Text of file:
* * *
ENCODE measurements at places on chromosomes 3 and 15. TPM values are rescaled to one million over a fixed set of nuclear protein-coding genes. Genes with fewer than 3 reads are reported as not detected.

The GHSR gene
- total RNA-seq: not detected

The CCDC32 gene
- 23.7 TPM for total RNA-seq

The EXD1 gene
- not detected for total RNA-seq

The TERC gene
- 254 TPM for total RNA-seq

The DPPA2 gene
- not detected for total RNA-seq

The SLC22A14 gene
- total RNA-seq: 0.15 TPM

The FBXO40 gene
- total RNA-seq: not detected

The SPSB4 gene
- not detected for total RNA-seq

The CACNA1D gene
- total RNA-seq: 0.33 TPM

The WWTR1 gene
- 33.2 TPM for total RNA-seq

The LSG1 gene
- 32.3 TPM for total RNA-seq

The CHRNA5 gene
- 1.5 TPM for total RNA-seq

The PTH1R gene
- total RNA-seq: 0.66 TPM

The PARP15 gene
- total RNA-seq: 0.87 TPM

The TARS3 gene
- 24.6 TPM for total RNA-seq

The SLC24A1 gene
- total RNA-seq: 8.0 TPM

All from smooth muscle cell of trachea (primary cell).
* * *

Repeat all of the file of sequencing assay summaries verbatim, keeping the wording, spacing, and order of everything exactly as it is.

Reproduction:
ENCODE measurements at places on chromosomes 3 and 15. TPM values are rescaled to one million over a fixed set of nuclear protein-coding genes. Genes with fewer than 3 reads are reported as not detected.

The GHSR gene
- total RNA-seq: not detected

The CCDC32 gene
- 23.7 TPM for total RNA-seq

The EXD1 gene
- not detected for total RNA-seq

The TERC gene
- 254 TPM for total RNA-seq

The DPPA2 gene
- not detected for total RNA-seq

The SLC22A14 gene
- total RNA-seq: 0.15 TPM

The FBXO40 gene
- total RNA-seq: not detected

The SPSB4 gene
- not detected for total RNA-seq

The CACNA1D gene
- total RNA-seq: 0.33 TPM

The WWTR1 gene
- 33.2 TPM for total RNA-seq

The LSG1 gene
- 32.3 TPM for total RNA-seq

The CHRNA5 gene
- 1.5 TPM for total RNA-seq

The PTH1R gene
- total RNA-seq: 0.66 TPM

The PARP15 gene
- total RNA-seq: 0.87 TPM

The TARS3 gene
- 24.6 TPM for total RNA-seq

The SLC24A1 gene
- total RNA-seq: 8.0 TPM

All from smooth muscle cell of trachea (primary cell).